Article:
A correspondent asks
… a question regarding adrenaline (epipens) and anaphylaxis.There does not seem to be any clear directives, and indeed there are conflicting opinions on what you can/should do. Here’s a scenario:
Jim is an advanced first aider/medic working at an event. Tom presents with signs & symptoms of anaphylaxis. He has his own epipen which he used before seeing Jim. However, the effects of the adrenaline are wearing off, Tom is in clear respiratory distress, and the ambulance is still some 10-15 minutes away. Assuming that there is another person’s epipen available, does the reasonable medic isolate Betty (who owns the other epipen) and, assuming Betty agrees to “donate” her epipen, use her prescribed medication to treat Tom, and ultimately, save his life? Would a similar situation involving minors have different answer? Would a reasonable medic use the epipen?
An EpiPen is an auto-Injectors that delivers a measured dose of a synthetic version of adrenaline—epinephrine. (https://www.epipen.com/about-epipen/what-is-epinephrine). According to ‘NetDoctor’ (http://www.netdoctor.co.uk/medicines/allergy-and-asthma/a6668/epipen-adrenaline/)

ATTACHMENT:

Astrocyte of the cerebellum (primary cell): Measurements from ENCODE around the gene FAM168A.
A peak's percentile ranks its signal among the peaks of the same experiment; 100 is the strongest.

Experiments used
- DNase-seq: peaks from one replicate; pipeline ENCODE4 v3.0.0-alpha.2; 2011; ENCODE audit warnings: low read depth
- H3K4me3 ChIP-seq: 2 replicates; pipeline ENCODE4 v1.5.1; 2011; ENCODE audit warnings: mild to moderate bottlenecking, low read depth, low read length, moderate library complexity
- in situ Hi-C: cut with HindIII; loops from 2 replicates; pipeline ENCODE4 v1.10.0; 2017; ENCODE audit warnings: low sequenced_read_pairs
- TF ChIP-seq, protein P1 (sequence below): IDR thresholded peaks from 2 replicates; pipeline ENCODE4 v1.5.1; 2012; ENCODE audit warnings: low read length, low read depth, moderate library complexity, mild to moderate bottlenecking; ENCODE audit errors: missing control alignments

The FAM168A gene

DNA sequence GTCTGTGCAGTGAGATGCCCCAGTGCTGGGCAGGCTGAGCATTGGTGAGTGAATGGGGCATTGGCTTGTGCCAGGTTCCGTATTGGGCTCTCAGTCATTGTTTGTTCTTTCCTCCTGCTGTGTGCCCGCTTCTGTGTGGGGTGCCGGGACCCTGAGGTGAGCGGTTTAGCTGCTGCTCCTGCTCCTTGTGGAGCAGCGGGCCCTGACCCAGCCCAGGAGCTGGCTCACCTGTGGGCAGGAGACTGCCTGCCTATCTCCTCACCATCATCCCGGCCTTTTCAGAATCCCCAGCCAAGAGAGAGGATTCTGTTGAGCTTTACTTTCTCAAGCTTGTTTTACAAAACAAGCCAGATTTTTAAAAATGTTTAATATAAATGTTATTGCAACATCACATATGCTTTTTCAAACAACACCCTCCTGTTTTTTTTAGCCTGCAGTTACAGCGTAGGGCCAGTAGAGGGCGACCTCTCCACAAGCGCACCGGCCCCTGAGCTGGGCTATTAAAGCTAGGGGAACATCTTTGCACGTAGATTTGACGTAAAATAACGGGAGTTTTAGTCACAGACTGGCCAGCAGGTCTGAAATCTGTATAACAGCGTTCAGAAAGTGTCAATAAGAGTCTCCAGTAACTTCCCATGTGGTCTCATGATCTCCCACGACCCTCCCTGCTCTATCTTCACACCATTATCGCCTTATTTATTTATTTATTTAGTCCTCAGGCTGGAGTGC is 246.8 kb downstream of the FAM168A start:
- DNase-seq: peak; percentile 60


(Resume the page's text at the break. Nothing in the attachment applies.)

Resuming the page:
EpiPen auto-injectors are prescribed to people who have a history or recognised risk of going into anaphylactic shock due to a severe allergy. The EpiPen is intended for self-administration, or administration by a family member or carer, in an emergency. Two EpiPens should be carried with you at all times…
The EpiPen is designed to be used by people with no medical training at the first signs of an anaphylactic reaction. “Adrenaline autoinjectors are available from pharmacies without a prescription at full retail price (not PBS subsidised)” (http://www.allergy.org.au/health-professionals/anaphylaxis-resources/adrenaline-autoinjectors-faqs).